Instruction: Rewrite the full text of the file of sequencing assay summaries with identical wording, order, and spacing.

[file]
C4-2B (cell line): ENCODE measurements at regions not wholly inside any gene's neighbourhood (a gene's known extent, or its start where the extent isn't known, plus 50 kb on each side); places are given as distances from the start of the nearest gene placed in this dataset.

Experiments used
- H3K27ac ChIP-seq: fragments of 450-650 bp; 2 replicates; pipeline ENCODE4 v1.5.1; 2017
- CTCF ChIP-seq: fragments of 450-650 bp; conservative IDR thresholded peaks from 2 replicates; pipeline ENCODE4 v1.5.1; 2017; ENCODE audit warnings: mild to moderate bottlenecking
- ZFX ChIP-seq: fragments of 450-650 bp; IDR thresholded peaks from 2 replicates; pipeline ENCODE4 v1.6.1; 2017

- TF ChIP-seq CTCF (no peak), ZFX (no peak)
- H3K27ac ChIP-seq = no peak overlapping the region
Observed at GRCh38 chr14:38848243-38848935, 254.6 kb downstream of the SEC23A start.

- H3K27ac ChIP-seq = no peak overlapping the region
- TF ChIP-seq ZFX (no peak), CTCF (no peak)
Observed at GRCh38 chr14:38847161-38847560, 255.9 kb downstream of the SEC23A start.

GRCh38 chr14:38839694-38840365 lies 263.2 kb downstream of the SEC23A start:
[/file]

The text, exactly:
C4-2B (cell line): ENCODE measurements at regions not wholly inside any gene's neighbourhood (a gene's known extent, or its start where the extent isn't known, plus 50 kb on each side); places are given as distances from the start of the nearest gene placed in this dataset.

Experiments used
- H3K27ac ChIP-seq: fragments of 450-650 bp; 2 replicates; pipeline ENCODE4 v1.5.1; 2017
- CTCF ChIP-seq: fragments of 450-650 bp; conservative IDR thresholded peaks from 2 replicates; pipeline ENCODE4 v1.5.1; 2017; ENCODE audit warnings: mild to moderate bottlenecking
- ZFX ChIP-seq: fragments of 450-650 bp; IDR thresholded peaks from 2 replicates; pipeline ENCODE4 v1.6.1; 2017

- TF ChIP-seq CTCF (no peak), ZFX (no peak)
- H3K27ac ChIP-seq = no peak overlapping the region
Observed at GRCh38 chr14:38848243-38848935, 254.6 kb downstream of the SEC23A start.

- H3K27ac ChIP-seq = no peak overlapping the region
- TF ChIP-seq ZFX (no peak), CTCF (no peak)
Observed at GRCh38 chr14:38847161-38847560, 255.9 kb downstream of the SEC23A start.

GRCh38 chr14:38839694-38840365 lies 263.2 kb downstream of the SEC23A start: